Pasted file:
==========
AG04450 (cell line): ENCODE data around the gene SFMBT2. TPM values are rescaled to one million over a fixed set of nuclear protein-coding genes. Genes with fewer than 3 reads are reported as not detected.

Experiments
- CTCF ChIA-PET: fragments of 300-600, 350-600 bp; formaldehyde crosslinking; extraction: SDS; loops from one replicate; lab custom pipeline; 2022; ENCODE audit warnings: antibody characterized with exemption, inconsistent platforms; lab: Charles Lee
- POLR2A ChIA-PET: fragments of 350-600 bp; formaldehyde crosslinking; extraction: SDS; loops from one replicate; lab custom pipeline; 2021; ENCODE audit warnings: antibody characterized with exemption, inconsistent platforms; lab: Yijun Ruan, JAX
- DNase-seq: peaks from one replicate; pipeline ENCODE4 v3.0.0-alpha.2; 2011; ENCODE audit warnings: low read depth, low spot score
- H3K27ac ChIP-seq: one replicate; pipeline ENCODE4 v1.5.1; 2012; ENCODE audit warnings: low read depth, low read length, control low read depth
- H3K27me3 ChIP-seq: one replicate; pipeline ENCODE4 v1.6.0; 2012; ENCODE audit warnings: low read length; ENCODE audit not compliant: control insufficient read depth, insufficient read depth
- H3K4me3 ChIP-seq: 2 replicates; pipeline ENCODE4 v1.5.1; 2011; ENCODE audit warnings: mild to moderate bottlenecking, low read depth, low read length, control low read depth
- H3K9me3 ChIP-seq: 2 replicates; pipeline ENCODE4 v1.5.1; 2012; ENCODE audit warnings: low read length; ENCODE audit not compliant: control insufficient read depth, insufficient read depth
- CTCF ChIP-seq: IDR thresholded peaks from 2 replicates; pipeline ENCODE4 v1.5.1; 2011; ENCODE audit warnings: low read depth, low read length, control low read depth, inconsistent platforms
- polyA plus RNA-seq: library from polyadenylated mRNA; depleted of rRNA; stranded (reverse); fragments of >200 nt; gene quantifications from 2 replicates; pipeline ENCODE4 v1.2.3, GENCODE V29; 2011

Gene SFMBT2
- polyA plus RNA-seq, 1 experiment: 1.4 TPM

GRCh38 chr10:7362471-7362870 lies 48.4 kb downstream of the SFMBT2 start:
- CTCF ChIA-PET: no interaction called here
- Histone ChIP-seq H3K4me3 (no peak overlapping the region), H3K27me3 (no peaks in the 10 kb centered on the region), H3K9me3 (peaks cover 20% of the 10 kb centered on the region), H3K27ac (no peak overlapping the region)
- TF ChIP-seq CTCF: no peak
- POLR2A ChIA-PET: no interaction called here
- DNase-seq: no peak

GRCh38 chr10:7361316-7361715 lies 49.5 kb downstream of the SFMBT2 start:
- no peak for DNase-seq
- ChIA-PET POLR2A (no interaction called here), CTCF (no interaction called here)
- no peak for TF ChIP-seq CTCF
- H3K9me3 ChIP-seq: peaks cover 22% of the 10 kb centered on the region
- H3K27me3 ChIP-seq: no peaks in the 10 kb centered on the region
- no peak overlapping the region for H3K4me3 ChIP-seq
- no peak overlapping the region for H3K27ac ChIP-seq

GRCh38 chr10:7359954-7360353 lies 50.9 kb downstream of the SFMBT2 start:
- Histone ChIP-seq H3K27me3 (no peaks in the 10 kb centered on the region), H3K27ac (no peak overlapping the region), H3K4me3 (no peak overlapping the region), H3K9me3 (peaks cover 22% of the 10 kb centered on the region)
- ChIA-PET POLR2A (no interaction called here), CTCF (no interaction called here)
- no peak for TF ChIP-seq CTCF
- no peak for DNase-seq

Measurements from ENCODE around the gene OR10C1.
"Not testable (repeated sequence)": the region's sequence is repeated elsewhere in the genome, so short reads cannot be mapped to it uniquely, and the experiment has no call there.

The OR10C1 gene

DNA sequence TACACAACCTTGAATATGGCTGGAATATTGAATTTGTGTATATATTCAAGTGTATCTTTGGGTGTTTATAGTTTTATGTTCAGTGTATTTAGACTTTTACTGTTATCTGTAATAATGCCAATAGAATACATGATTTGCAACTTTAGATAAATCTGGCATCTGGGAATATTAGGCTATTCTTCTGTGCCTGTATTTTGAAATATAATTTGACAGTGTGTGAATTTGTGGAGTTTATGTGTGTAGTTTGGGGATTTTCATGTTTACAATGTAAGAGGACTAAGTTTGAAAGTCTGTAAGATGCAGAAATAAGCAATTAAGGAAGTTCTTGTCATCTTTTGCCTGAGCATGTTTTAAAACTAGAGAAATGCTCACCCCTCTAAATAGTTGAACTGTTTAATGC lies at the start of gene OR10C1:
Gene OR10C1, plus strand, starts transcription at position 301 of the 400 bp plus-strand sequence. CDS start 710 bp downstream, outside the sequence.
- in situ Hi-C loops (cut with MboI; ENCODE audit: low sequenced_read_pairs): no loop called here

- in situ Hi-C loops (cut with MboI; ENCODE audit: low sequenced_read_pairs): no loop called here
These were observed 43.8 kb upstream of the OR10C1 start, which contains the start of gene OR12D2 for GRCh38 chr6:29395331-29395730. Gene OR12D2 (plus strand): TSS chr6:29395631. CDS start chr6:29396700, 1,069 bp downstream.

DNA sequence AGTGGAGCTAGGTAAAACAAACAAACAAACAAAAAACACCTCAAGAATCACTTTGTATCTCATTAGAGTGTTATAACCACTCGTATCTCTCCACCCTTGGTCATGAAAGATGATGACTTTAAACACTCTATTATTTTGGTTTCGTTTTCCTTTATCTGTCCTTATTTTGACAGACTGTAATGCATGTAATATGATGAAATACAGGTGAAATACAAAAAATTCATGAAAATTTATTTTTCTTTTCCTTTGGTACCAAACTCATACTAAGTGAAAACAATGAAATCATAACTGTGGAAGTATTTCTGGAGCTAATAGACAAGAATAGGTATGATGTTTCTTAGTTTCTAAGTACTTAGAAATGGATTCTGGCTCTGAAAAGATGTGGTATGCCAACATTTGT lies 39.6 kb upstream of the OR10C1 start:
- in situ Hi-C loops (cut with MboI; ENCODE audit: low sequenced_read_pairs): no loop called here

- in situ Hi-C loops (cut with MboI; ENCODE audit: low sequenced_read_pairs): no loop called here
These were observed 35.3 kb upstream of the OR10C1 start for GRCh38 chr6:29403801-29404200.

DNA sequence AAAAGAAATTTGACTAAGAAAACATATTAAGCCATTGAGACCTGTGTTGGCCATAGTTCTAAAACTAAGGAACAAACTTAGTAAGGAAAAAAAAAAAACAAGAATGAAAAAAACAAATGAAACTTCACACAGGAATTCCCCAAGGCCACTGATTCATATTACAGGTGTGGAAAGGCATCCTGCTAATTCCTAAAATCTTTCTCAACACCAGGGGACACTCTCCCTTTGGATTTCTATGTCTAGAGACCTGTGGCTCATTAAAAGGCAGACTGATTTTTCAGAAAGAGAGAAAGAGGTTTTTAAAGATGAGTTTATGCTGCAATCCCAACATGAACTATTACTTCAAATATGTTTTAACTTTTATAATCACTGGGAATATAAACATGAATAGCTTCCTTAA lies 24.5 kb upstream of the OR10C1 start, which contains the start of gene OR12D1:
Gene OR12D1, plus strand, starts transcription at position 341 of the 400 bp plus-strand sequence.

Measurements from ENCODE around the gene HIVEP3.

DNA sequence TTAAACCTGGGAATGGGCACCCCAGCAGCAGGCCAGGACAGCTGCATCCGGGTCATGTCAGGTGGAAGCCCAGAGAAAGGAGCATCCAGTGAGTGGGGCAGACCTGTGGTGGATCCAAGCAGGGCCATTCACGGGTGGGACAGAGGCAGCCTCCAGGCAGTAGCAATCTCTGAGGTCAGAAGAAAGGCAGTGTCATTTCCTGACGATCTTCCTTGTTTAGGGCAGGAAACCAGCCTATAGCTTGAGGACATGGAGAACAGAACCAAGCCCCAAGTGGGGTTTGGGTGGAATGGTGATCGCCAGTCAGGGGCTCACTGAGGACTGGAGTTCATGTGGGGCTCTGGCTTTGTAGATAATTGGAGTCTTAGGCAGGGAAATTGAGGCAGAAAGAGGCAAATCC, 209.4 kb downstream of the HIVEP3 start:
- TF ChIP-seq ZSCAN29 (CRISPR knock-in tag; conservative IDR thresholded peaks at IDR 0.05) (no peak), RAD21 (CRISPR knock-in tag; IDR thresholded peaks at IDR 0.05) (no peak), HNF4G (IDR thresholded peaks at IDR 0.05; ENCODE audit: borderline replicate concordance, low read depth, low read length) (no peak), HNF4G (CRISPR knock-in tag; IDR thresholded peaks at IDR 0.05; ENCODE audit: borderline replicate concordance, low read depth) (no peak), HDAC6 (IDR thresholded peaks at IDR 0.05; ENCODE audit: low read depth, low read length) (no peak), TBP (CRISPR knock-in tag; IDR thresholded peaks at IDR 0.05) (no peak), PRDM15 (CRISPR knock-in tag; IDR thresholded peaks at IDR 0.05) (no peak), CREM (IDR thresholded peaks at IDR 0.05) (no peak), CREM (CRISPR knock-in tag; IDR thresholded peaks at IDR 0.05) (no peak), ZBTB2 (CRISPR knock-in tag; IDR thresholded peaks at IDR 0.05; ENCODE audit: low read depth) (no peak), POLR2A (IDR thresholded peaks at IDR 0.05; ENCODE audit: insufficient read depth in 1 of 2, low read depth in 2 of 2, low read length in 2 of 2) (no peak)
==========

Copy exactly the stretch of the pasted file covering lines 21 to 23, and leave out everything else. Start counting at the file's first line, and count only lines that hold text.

- no peak for DNase-seq
- ChIA-PET POLR2A (no interaction called here), CTCF (no interaction called here)
- no peak for TF ChIP-seq CTCF